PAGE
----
Originally Posted by markweatherill
Is there anything inherently *wrong* with the wax pellet or bimetal vacuum-door air mixing system referred to earlier?
The problem is precision and speed. It is a simple system, but here's a problem I foresee (please correct me if my assumption is incorrect):
15F, Cold Start at work. 100% HAI input off of the exhaust manifold / 0% Cold Air. The engine warms up and intake temps hit 100F after 10 minutes of driving in the city. 110F is reached and the machanical system opens the cold air tube and closes the hot: a rush of cold is introduced. IATs are now down significantly. The mechanical system takes a while to change back to a warmer mix. The result is a wider swing of temperatures and a potential for a low temperature average.
An electronic system would recover more quickly and precisely control actuators to instantly keep the temperature range in check. A threshold of 85 low and 95 high would be programmed to keep those servos busy, especially during higher engine speeds. With luck, 80-100 maximum range would be realized.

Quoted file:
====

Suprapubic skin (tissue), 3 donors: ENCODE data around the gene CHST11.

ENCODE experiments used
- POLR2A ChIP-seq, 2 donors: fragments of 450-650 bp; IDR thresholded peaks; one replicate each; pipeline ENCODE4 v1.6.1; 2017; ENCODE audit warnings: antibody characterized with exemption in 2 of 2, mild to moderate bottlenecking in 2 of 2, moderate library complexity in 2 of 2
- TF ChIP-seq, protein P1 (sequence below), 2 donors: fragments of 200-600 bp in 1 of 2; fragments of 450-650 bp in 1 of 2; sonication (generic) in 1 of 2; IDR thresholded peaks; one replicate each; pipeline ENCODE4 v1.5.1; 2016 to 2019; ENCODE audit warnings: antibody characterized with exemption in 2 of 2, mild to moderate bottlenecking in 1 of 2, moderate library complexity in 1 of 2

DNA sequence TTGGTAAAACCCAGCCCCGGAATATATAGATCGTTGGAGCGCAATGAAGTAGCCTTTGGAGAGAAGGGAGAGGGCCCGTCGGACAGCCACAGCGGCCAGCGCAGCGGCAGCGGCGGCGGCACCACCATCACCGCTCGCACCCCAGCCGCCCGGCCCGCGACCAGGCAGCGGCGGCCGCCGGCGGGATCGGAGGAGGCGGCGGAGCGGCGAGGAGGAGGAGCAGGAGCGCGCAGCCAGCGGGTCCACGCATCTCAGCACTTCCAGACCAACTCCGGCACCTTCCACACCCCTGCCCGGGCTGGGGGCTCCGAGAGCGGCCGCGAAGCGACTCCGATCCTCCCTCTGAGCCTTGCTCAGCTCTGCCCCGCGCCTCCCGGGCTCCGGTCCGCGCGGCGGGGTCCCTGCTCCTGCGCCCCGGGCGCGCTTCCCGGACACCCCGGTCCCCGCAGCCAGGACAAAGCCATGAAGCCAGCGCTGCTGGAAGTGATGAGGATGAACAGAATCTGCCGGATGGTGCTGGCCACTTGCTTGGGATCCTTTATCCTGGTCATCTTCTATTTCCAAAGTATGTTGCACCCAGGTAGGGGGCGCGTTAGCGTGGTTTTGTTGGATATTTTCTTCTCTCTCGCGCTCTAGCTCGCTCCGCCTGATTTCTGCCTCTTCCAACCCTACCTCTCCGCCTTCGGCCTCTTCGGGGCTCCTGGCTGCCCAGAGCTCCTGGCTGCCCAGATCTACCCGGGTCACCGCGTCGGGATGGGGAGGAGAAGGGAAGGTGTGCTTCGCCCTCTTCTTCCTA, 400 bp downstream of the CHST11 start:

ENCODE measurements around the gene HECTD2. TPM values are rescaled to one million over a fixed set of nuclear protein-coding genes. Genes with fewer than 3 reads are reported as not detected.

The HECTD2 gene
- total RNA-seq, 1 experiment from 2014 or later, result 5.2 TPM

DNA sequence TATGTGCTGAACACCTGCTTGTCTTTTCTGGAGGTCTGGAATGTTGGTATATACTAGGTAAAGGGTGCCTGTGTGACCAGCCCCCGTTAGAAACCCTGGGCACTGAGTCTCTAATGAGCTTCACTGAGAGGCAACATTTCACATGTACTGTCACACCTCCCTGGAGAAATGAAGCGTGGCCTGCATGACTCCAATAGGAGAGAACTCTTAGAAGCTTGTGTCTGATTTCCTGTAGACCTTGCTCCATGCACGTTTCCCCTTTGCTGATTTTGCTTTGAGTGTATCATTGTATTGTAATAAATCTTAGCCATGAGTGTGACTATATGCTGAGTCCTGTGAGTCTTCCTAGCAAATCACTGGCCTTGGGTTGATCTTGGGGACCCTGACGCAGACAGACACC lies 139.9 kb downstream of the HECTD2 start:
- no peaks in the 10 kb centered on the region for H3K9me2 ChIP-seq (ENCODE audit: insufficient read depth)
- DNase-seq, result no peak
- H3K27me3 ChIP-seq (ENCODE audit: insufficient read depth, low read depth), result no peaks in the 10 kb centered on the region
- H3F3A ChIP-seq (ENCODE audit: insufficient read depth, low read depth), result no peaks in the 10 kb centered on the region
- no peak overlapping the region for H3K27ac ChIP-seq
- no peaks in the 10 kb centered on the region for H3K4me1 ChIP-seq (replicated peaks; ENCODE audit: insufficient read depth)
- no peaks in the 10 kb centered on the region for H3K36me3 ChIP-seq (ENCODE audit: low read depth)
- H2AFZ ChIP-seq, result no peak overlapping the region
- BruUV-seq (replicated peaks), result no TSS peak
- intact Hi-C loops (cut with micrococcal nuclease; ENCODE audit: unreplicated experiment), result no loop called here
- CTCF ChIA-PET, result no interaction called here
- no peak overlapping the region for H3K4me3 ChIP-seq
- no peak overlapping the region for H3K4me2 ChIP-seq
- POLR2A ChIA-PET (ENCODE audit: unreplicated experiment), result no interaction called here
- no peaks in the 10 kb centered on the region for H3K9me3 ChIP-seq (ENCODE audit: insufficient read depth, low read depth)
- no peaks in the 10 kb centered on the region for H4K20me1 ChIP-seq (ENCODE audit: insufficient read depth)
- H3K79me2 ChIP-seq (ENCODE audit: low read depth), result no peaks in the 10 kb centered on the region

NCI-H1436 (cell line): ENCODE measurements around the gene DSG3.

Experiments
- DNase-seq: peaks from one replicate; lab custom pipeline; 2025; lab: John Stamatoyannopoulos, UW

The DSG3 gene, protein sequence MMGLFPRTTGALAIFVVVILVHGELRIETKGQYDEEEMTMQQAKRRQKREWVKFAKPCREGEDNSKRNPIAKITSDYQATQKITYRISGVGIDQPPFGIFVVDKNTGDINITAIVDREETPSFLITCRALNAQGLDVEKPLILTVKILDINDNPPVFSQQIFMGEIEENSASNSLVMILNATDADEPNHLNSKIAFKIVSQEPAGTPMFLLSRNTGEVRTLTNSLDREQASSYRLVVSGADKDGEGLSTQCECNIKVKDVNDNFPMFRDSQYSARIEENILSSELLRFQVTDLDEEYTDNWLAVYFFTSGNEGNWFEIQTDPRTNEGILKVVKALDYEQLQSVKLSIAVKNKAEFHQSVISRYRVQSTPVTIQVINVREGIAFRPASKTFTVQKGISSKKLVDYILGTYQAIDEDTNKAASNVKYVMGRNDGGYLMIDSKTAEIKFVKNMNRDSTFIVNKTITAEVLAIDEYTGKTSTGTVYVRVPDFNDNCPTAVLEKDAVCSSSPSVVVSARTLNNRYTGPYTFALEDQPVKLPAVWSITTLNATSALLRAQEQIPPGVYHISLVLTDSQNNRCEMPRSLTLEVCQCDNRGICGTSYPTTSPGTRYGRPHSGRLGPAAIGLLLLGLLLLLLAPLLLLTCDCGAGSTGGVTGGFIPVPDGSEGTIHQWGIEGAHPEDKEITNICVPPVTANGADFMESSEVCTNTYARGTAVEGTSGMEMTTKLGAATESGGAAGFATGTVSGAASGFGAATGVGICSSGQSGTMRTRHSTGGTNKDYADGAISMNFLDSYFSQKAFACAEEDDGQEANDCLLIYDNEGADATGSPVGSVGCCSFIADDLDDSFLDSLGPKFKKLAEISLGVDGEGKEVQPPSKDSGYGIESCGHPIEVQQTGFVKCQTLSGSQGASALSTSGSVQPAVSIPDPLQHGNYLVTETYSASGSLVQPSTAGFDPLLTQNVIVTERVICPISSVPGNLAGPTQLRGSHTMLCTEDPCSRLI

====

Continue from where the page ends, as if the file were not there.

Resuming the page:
Basically, here's what I've come up with so far:
2 throttle bodies from a "U-Wrench it"-type place, and rubber tubing from perhaps a used vehicle as well (for the cold air especially and to fit the throttle body; hot air will utilize a metallic end source into a plastic or rubber tube. Both outputs will terminate into a 'Y' directly to the airbox. I'd like to run it farther up the flow, but the airbox contains the filter and is the only way to provide clean air.
Now the tricky part: control. At first, I'd like to try wiring a knob that, for example, ranges in motion from 9-o'clock to 3-o'clock. The "Noon" position will allow 50/50 mix where 7-o'clock gives 70 hot/30 cold and 9 = 100 hot/ 0 cold (and the same on the Noon to 3 on the cold side) -- or if that's too complicated, 2 knobs at first for each source.
To control the throttle bodies, servos or actuators will move the valves based on current from the knobs. Someone mentioned using actuators from an old fax machine. If that doesn't work, I could find a (recommended
) company that sells servos cheaply. Then badda-bing controlled intake temps.
The final stage: full automation. If this proves to be work, I'd like to use Red's example using products similar to those from Parallax to program a range from the IAT to move those servos without thinking about it
That is quite some system -- good work! Unfortunately for my setup, if temps go higher than 120F, then detonation, power loss, and an overall loss of FE will occur. I hear Saturns love high temps, though. For the Integra, this may be impossible in the summer when the CAI is in full ops and it'll get what it can, but for the remaining parts of the year, the mix should help.
Keep it coming folks -- good stuff. I can't go to sleep without brainstorming about this first. Call it what you will, but it's a version of cabin fever: not easily being able to modify the car in Winter!